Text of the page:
Whatever his differences of opinion with Clarke, Barber always remained a loyal soldier, with fierce devotion to Flyers owner, Ed Snider. Barber has accepted any role the organization has given him. In 1984-85, he officially retired as an active play and took over for Jay Leach as head coach of the Flyers’ American Hockey League affiliate, the Hershey Bears. Barber subsequently served as an assignment scout, the Flyers Director of Pro Scouting, and a Flyers assistant coach, before returning behind the AHL bench for Hershey about halfway into the 1994-95 season.
After the 1994-95 season, the Flyers ended their affiliation with Hershey and formed their own AHL club, the Philadelphia Phantoms. Barber and his crew of Flyer-affiliated prospects now set up shop in the Spectrum. The team experienced immediate success, taking first place in their division in each of their first three seasons and winning the Calder Cup (AHL championship) in their second season. In 1999-2000, the team slipped a bit in the standings and lost in the first round of the playoffs, but not before Barber spurred his players to force a fifth and deciding game in a best-of-five series the Phantoms trailed 2 games to none.
Although Barber’s Phantoms teams were primarily been composed of minor league veterans, he did a good job preparing his better young players for careers in the NHL. Taking a tough-but-fair approach and demanding that his players never cut corners, Barber helped prepare players such as Brian Boucher, Andy Delmore, Vaclav Prospal, Colin Forbes, and Aris Brimanis for the NHL. Barber is more visibly emotional as a coach than he was as a player but maturity has enabled him to learn not to take the game home with him as much as he did as a young man. Make no mistake, though. Barber’s intensity for the game burns as strongly as ever.
Barber has been passed over several times for head coach of the Flyers. When Wayne Cashman was hired, Clarke (now in his second term as Flyers GM) said that Barber would be ready to be an NHL head coach someday, but not yet. Later, when Roger Neilson and current coach Craig Ramsay were chosen, Clarke preferred to speak of the qualifications of the men he had chosen rather than one he did not. The Flyers General Manager, however, has given an endorsement of Barber as a worthy choice for an NHL head coach.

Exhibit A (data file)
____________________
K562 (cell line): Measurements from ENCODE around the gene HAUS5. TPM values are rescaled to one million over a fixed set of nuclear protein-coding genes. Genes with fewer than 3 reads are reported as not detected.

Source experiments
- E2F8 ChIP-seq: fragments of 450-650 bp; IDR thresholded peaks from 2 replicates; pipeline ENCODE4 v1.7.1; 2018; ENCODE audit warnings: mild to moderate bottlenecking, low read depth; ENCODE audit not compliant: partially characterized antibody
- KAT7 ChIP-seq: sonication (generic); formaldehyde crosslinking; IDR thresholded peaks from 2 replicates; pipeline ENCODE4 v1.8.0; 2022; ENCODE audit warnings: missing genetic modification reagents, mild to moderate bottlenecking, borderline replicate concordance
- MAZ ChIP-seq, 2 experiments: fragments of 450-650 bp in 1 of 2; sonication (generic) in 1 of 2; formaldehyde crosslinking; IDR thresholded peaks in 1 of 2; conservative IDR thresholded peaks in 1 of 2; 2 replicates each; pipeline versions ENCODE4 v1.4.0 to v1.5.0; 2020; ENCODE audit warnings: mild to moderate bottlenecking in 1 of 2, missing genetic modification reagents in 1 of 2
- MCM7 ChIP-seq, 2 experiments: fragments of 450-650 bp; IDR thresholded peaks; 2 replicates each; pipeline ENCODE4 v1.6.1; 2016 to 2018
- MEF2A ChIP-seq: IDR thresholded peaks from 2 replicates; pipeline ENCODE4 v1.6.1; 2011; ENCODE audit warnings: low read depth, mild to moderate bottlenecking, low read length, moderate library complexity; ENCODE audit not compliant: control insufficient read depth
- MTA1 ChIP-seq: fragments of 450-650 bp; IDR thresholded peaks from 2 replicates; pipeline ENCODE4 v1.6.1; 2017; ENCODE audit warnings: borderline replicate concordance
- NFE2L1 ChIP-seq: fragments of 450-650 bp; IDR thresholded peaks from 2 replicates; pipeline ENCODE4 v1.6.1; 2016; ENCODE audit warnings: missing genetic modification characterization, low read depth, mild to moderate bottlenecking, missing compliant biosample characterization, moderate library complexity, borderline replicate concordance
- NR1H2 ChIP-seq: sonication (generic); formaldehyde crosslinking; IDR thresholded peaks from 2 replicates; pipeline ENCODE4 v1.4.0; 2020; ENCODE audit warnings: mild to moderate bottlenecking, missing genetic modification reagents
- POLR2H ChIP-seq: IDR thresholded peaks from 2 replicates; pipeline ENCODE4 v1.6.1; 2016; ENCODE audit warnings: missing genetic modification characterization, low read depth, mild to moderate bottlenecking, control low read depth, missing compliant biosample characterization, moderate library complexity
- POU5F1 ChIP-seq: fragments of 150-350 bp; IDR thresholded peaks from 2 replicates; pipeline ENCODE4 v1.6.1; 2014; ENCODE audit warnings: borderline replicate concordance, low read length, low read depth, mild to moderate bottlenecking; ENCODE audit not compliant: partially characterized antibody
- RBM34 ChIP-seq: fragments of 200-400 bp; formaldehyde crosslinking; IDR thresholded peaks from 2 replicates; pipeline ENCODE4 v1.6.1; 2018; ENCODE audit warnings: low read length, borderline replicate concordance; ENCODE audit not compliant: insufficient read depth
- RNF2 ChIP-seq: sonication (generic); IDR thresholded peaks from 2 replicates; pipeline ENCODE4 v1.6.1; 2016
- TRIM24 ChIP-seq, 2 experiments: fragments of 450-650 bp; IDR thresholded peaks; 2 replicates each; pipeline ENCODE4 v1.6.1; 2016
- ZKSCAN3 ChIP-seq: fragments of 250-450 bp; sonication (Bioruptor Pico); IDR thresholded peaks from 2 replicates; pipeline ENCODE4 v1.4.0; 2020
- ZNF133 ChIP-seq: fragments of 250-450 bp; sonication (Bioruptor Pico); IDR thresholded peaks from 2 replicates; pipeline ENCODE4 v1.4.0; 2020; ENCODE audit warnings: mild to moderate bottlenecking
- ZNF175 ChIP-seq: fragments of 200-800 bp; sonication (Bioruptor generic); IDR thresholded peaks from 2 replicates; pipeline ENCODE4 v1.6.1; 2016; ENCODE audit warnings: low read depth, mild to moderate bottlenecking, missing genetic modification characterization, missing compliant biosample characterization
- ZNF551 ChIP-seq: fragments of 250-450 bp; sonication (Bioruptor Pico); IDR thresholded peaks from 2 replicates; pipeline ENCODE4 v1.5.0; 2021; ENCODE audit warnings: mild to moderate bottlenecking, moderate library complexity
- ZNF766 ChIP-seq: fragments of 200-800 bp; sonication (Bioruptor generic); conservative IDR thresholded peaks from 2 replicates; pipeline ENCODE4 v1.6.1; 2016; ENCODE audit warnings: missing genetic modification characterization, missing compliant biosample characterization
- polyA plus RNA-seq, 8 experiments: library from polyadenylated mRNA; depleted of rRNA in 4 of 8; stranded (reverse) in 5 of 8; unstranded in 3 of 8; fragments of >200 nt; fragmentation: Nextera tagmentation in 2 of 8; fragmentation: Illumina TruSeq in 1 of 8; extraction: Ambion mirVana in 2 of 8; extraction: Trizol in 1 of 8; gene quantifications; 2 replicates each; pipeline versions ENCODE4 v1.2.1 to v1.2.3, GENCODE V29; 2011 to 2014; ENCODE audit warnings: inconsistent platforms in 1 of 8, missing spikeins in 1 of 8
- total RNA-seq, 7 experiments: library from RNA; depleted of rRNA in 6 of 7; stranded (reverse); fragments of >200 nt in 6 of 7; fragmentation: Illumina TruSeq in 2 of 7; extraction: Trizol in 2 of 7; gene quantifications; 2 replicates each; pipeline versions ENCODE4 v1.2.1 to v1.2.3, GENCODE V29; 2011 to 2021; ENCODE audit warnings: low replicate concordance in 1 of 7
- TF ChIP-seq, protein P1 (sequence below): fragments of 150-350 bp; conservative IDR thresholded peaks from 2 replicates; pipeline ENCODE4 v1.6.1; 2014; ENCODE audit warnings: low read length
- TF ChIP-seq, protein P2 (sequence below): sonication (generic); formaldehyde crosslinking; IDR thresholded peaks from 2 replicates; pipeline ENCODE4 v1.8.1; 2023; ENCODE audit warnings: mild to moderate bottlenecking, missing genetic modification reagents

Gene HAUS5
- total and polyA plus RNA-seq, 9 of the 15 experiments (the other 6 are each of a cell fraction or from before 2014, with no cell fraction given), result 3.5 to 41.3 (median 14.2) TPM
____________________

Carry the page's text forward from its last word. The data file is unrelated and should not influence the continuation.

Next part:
In each of the last two offseasons, Barber interviewed for coaching vacancies in NHL expansion cities. Barber pursued the outside opportunities more aggressively the second year than the first. After the 1999-2000 season, he announced that he no longer wanted to ride the buses in the AHL and would be stepping down as Phantoms coach even if he did not get an NHL head coach job. When nothing panned out, Barber returned to the Flyers for his 29th year of service to the organization; accepting Ramsay’s offer to take over for the departing Cashman in the Flyers secondary assistant coach role.
Whether he ever becomes the Flyers head coach or must finally leave the organization to get the opportunity he craves, Bill Barber will always be one of the most hallowed names in the pantheon of Flyers heroes. Likewise, the Philadelphia area will always be home to the Barbers. Bill and Jenny Barber have lived in Cherry Hill, New Jersey since 1973. They made their home in the Delaware Valley, raised their children here, and served the community here (especially in Bill’s work for Muscular Dystrophy and Jenny’s role in Flyers Wives Charities). Barber has indicated that his off-season home will always remain here, even if he eventually takes a job with another NHL organization.
Bill Barber has often said that he was a lucky man when the Flyers selected him back in the 1972 Entry Draft. That may be true but it is equally true that the organization has been just as fortunate to have him. A model of consistency as a player and a capable and loyal employee in his various post-career roles: that is Bill Barber.